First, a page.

Posted on 25 Aug 2011
Hurricane Irene could be a major test of "insurers of last resort" created by U.S. states to protect homeowners marooned by private insurers.
Of the 14 U.S. states in Irene's projected path as of late Wednesday, at least 10 of them run insurance pools for homes in vulnerable areas. Those insurers, which have ballooned in size in recent years, now have about 677,000 policyholders and overall exposure of $196.2 billion, according to the states.
But in many states, such pools rely on homeowners far from the coast to pay for any funding shortfalls if a mega-storm drains the pool's capital. In Florida, for example, people insuring their cars, boats and small businesses can also get hit with surcharges to help pay for the state pool's hurricane claims.
Many private-sector carriers began shrinking their exposure to coastal areas in the 1990s, often after complaining that regulators and lawmakers wouldn't let them charge rates that reflect the risks of doing business in areas where hurricanes hit. As a result, total exposure of state-created pools in the U.S. is up 81% to $757.9 billion of property from 2005, the last time a major hurricane hit the East Coast.
If Irene stays on course, it could reach Category 4 strength by Thursday, with winds of at least 131 miles an hour, and hit North Carolina's Outer Banks on Saturday, the National Hurricane Center said. Authorities began evacuating parts of the barrier islands Wednesday.
More than half of the total property-insurance exposure along the North Carolina coast belongs to the state's last-resort insurer, the Beach Plan, which was created in 1969 to cover barrier islands near the Atlantic Ocean. Lawmakers expanded its territory in 2003 to all 18 coastal counties.
North Carolina officials say the insurer would lean on its current surplus of about $775 million to pay claims if Irene strikes. If the surplus is drained, as much as $2.25 billion in losses would be covered by reinsurance and the Beach Plan also has the power to assess private-sector insurers. Beyond that, the Beach Plan would resort to emergency municipal-bond sales and surcharges on North Carolina homeowners with private-sector insurance. A Beach Plan representative declined to comment Wednesday.
Homeowners insured through companies other than the Beach Plan would have to bail out the Beach Plan only if a "one-in-134-year" storm hits, officials estimate.
Still, critics say the worst-case scenarios underscore deeper problems with insurers of last resort. Many of the pools are in the same uncomfortable spot as North Carolina, with capital cushions that could be wiped out by one mega-storm, or several midsize ones.
In addition, by trying to keep rates affordable for homeowners, the last-resort insurers help fuel coastal development that puts homeowners across the state at financial risk, some critics say.
"The people who live at the beach get to enjoy the benefits, but they don't bear all the risks, and those of us who don't live on the beach don't get the daily benefits but do bear some of the risks," says Thomas Birkland, a professor of public policy at North Carolina State University in Raleigh.
In recent years, homeowners in Louisiana and Florida have paid emergency assessments. The state of Texas has assessed private insurance companies to help cover shortfalls.
Overall, North Carolina's Beach Plan has $69.3 billion in exposure out of the $132.8 billion total along the state's coast, according to disaster-modeling firm AIR Worldwide. The number of policies issued by the pool is up 82% since 2005. Such jumps are "staggering," says Robert Hartwig, president of the Insurance Information Institute.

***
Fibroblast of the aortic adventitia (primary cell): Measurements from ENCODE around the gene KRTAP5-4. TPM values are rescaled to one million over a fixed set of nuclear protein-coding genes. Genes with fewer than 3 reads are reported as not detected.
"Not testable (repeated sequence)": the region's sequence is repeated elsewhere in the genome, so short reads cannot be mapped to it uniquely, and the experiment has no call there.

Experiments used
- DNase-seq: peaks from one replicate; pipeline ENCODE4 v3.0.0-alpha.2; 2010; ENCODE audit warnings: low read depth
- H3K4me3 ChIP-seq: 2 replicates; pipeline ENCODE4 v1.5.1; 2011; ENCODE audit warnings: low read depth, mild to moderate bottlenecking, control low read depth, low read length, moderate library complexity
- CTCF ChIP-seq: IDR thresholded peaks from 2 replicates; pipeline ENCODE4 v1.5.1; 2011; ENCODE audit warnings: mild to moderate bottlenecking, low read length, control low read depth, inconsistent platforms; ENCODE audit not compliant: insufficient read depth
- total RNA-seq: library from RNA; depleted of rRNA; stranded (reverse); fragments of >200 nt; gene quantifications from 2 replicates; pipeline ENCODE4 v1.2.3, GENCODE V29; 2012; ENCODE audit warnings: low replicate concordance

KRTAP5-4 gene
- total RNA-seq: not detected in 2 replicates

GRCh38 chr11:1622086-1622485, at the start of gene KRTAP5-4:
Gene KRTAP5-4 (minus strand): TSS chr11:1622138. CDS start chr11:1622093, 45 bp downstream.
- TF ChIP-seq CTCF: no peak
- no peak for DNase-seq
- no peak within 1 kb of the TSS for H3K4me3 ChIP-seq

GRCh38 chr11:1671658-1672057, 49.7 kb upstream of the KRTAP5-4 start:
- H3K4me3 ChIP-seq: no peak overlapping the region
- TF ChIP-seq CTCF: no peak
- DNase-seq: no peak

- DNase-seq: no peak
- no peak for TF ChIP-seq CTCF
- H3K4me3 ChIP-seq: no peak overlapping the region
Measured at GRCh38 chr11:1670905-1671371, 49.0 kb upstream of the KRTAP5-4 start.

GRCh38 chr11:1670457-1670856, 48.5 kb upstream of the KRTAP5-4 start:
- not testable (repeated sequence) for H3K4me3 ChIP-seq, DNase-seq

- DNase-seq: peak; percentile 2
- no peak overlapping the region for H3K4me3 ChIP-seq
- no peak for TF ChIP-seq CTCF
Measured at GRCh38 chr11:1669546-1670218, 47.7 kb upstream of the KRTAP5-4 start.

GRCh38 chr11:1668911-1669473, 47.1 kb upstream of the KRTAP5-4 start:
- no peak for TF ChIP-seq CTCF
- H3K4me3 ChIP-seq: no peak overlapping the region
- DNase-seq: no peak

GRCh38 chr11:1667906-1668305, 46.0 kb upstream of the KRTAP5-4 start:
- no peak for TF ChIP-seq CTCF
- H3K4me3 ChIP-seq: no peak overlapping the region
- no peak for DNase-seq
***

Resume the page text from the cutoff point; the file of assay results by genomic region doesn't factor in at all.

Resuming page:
Lawmakers and regulators in North Carolina have reinforced the Beach Plan's financial foundation by increasing rates and deductibles, slicing coverage limits and making other changes.
The last major hurricane to hit North Carolina was Floyd in 1999. Hurricane Hazel, a Category 4 storm in 1954, would result in $1.34 billion in damage insured by the Beach Plan if it hit in the same location now, according to disaster models cited by state officials. The largest private-sector insurer in the state, State Farm Mutual Automobile Insurance Co., has about 20% of the market, according to SNL Financial. Much of State Farm's business is from insuring less-risky homes inland.
Regulators don't allow private-sector insurers to raise money after a disaster in order to pay claims. Instead, those insurers must hold sufficient capital to meet potential obligations. State Farm has $61.2 billion in surplus backing policies across the U.S.
In Florida, state-run Citizens Property Insurance Corp. has been the largest home insurer since 2006 and is one of the nation's 10 largest insurers in premium volume. Citizens has potential exposure of $406 billion and $13 billion available to pay claims before it would have to levy assessments.
U.S. property and casualty insurers began the current hurricane season with one of their plumpest capital cushions ever, a surplus of $565 billion. The pile is enormous despite tens of billions in reinsurance claims from earthquakes in Japan and New Zealand and flooding in Australia.
Reinsurers provide backup coverage to insurers, taking responsibility for some of their claims. Many reinsurers are based outside the U.S. and their capital is also considered ample by ratings firms.
A Category 5 storm, with winds of at least 156 mph, could result in about $100 billion in insured damage if the hurricane made a direct hit on a major East Coast city, disaster modelers say. That would seriously weaken the U.S. property-and-casualty industry, analysts say.
Even if Irene loses its punch or veers away from the East Coast, researchers are predicting an unusually active storm season through the end of November. According to Colorado State University scientists, there are likely to be five major hurricanes, up from the historic average of 2.3.